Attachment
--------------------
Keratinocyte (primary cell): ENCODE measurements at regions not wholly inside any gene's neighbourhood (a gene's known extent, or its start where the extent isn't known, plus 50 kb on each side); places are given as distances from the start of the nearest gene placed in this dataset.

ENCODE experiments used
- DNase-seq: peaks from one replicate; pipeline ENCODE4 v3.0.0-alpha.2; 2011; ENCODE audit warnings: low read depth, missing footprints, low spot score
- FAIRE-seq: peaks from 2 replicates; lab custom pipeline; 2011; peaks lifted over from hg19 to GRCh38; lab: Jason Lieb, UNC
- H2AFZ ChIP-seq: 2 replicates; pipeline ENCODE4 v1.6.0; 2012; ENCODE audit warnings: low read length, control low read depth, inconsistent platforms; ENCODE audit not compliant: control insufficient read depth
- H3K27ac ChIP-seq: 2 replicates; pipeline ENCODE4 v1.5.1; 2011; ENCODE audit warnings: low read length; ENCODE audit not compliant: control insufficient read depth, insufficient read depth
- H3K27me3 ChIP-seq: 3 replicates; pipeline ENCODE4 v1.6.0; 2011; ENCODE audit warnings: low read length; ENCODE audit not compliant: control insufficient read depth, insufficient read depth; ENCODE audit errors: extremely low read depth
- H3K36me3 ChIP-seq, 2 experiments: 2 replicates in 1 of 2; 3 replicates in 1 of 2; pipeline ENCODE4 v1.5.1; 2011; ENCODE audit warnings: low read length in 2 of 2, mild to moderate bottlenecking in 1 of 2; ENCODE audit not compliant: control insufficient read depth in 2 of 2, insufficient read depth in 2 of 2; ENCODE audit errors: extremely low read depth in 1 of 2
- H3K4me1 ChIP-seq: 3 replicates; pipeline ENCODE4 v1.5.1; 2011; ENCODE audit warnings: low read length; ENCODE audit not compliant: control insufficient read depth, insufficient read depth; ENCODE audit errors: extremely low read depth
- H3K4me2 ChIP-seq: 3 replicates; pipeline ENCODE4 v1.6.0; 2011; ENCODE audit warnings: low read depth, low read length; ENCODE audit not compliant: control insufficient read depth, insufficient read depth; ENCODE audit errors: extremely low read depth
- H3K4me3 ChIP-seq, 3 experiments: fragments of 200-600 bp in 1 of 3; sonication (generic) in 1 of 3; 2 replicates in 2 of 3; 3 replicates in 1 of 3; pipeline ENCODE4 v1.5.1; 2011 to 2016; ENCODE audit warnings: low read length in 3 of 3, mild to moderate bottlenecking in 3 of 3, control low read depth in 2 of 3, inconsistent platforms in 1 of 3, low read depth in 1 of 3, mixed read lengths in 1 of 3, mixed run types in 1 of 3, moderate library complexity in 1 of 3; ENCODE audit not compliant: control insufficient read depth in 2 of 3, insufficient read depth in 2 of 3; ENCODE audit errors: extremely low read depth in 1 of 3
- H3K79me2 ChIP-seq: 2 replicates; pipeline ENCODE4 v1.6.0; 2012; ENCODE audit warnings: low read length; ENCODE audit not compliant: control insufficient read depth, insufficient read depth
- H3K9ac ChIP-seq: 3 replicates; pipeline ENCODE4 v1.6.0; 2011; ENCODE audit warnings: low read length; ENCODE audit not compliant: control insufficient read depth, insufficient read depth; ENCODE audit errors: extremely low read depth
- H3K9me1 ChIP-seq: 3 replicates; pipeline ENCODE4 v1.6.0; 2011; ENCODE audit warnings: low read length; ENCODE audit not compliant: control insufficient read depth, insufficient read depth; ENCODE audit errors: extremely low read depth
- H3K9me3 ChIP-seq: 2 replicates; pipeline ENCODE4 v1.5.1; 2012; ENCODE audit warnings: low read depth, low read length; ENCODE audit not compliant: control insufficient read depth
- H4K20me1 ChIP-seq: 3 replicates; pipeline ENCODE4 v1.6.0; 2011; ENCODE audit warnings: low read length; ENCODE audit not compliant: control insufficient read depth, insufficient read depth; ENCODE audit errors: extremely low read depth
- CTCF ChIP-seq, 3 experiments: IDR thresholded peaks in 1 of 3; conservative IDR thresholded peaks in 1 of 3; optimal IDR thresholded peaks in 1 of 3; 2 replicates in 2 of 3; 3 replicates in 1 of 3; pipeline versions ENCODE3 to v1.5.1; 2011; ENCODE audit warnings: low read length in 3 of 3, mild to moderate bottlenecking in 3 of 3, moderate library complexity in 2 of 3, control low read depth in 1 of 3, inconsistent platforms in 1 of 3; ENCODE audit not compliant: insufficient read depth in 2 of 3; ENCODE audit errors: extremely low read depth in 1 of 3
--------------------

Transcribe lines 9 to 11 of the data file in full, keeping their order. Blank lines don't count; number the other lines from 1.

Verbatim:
- H3K4me1 ChIP-seq: 3 replicates; pipeline ENCODE4 v1.5.1; 2011; ENCODE audit warnings: low read length; ENCODE audit not compliant: control insufficient read depth, insufficient read depth; ENCODE audit errors: extremely low read depth
- H3K4me2 ChIP-seq: 3 replicates; pipeline ENCODE4 v1.6.0; 2011; ENCODE audit warnings: low read depth, low read length; ENCODE audit not compliant: control insufficient read depth, insufficient read depth; ENCODE audit errors: extremely low read depth
- H3K4me3 ChIP-seq, 3 experiments: fragments of 200-600 bp in 1 of 3; sonication (generic) in 1 of 3; 2 replicates in 2 of 3; 3 replicates in 1 of 3; pipeline ENCODE4 v1.5.1; 2011 to 2016; ENCODE audit warnings: low read length in 3 of 3, mild to moderate bottlenecking in 3 of 3, control low read depth in 2 of 3, inconsistent platforms in 1 of 3, low read depth in 1 of 3, mixed read lengths in 1 of 3, mixed run types in 1 of 3, moderate library complexity in 1 of 3; ENCODE audit not compliant: control insufficient read depth in 2 of 3, insufficient read depth in 2 of 3; ENCODE audit errors: extremely low read depth in 1 of 3